I’m not saying that people with PTSD won’t be able to keep employment and be a productive member of society, because that’s not true, and I have personally worked with or been friends with a few people who battled this, but everybody isn’t as strong as the next man. There are 3 million cases per year, according to my research, and everybody doesn’t have the same support from lived ones unfortunately. I recently read the story of a former female basketball star named Schuye Larue, who lives on the streets in Washington D.C. She was once a nationally ranked recruit, a star at the University of Virginia, went and played overseas for a year, was drafted into the WNBA by the Los Angeles Sparks in 2003, but just gave it all up because she lost her desire. She was taken to a doctor by her mother and was diagnosed with schizophrenia, and has lived on the streets since then. She has turned down help, and endures cold winters on the streets of D.C. after having enough promise and potential to be one of the greatest women’s basketball players of all time.

I told that to say that you never know how people end up with nowhere to live, so we shouldn’t judge them or look down on them. These people come from all walks of life. If you are not making big money yourself and are living paycheck to paycheck, you could be one lay off away from being in the same situation. People get divorced and lose it all. People go to jail and lose it all while in there. People do sometimes get addicted to drugs. Some people get kicked out with nowhere to go. Some people can’t recover because they don’t have family to help them. Can you imagine living under a bridge in a cold climate, and not having anyone to turn to that can let you stay the night and give you a hot meal? I don’t even want to imagine that for myself, but I have compassion for the ones that are living that horror. I’m certainly not a rich man, but I help out the homeless when I can. I am only one guy so I can only do so much. No matter what I say, everybody isn’t going to think like me and I understand that.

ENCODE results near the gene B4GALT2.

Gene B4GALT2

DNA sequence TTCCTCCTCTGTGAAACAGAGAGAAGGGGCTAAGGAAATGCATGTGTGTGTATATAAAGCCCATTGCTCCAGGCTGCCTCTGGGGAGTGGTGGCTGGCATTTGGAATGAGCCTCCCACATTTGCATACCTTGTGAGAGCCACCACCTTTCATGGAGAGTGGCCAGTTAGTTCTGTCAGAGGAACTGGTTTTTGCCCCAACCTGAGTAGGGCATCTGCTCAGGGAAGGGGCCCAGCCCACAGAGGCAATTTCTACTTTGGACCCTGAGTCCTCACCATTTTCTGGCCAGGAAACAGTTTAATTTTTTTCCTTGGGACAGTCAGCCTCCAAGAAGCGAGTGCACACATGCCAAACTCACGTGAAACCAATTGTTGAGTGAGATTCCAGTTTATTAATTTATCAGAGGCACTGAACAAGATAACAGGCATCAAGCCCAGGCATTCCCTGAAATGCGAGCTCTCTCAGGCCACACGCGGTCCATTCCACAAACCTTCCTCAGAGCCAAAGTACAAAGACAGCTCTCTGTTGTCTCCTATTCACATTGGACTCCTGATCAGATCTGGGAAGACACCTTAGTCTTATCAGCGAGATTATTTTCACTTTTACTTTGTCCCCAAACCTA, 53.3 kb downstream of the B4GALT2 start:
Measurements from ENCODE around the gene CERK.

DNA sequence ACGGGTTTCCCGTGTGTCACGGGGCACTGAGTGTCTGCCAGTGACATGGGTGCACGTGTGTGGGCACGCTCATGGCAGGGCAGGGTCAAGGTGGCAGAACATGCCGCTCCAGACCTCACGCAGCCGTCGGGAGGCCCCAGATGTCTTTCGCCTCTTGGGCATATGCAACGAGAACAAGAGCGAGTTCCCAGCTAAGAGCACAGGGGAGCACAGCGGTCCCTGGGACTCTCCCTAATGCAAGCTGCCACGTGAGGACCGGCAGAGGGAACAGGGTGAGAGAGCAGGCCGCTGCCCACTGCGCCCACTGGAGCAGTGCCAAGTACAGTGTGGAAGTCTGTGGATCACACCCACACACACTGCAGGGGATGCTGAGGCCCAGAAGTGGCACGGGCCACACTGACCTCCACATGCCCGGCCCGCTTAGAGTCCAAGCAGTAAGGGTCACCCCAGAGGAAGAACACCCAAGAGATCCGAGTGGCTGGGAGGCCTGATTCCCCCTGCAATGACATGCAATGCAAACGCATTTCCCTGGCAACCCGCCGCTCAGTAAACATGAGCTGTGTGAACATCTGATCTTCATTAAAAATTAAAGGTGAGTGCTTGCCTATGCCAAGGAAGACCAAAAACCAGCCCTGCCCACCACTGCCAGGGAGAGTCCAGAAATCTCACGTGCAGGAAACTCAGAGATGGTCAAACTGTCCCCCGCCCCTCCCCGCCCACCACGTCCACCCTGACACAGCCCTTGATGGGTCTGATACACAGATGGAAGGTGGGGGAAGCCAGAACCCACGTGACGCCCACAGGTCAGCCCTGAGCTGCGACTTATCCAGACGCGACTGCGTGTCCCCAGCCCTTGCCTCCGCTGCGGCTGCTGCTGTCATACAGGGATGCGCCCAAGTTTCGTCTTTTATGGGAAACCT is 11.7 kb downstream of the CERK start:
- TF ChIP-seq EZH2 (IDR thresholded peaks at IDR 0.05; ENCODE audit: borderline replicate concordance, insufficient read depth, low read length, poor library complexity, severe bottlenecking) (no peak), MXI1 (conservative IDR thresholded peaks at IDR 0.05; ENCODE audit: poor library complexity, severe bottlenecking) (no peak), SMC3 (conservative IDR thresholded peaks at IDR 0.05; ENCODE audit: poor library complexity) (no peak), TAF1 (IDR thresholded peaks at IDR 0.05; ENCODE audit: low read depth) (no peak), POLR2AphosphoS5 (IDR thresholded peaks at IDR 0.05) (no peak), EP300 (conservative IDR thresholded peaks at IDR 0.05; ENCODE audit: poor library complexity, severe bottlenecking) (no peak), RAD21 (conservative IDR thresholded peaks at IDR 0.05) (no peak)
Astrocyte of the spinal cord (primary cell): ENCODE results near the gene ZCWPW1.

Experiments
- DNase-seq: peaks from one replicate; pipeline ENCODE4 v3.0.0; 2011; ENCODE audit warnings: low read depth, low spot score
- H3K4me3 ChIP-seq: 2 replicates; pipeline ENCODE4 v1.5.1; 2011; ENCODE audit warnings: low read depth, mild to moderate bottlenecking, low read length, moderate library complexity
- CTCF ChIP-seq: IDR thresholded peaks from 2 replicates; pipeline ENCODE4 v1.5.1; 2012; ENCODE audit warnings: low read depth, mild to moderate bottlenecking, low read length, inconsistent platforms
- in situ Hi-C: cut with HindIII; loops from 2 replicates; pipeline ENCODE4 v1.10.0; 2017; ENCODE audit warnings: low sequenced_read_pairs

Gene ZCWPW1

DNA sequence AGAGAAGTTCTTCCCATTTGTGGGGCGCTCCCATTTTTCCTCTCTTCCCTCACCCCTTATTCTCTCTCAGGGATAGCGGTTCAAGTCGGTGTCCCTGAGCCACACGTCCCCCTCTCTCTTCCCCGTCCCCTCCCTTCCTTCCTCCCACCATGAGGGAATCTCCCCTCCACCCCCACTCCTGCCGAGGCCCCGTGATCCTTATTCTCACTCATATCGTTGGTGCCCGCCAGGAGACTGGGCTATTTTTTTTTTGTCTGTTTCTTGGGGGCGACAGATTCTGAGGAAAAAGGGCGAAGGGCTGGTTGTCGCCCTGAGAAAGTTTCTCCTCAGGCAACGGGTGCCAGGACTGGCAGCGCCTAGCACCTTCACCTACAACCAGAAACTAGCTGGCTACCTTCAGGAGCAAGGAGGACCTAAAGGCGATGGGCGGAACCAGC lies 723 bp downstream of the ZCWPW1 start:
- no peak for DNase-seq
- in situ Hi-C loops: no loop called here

If I can get at least get one person to look at things differently, then I can feel like I have accomplished something. Don’t look down on these people. They are down on their luck for whatever reasons, which can be their own fault or not, but they are still human. So what that their clothes are dirty, or that they smell bad? It’s kind of hard to keep clean clothes or be up on your hygiene with no daily access to water and a shower to wake up to. Instead of judging and degrading, offer some help. Treat them like people…offer them a few dollars…say a prayer for them. In the meantime, don’t take for granted what you have. So your apartment isn’t as great as the house that your sibling has… Do you know that the homeless guy sitting out on the curb in front of the store that you visit on the regular would love to be able to rent the apartment that you think is crappy? Be thankful.

There is more than likely somewhere in your area that accepts donations of food, clothing and other items for homeless people. If you want to find place to give some things, or just have things you want to give away then I’m pretty sure that a person in need could use and appreciate those things, so why not use google to see if there is a shelter or a church or a place close to you that accepts donations. Take the time to look up the info on how many people in your county are without a regular home. You may be surprised. Think about the fact that some of those people are kids, or may be pregnant, or may be someone’s grandmother. People don’t think about those things for the most part. I think most people just put their head down and walk by, or say “eww” in your mind. That is their right, but put yourself in their shoes. Imagine how hungry they might be. I know they have to abide by law and not trespass or hang out around some places of business, but these people have to have a place to be able to frequent and just chill and enjoy their day just like anyone else, and most of them only hang out with people who don’t have homes like them.

Offering hope is the way to go. Even if you can’t help financially or can’t give material things, just being nice and having a friendly conversation with a person in this situation could make their day. HOPE isn’t reserved for a certain group of people. HELPING isn’t hard, and doesn’t require you emptying your checking. HUMANITY includes all people, and your living situation doesn’t make you any more or less human. Remember that the homeless deserve these three things.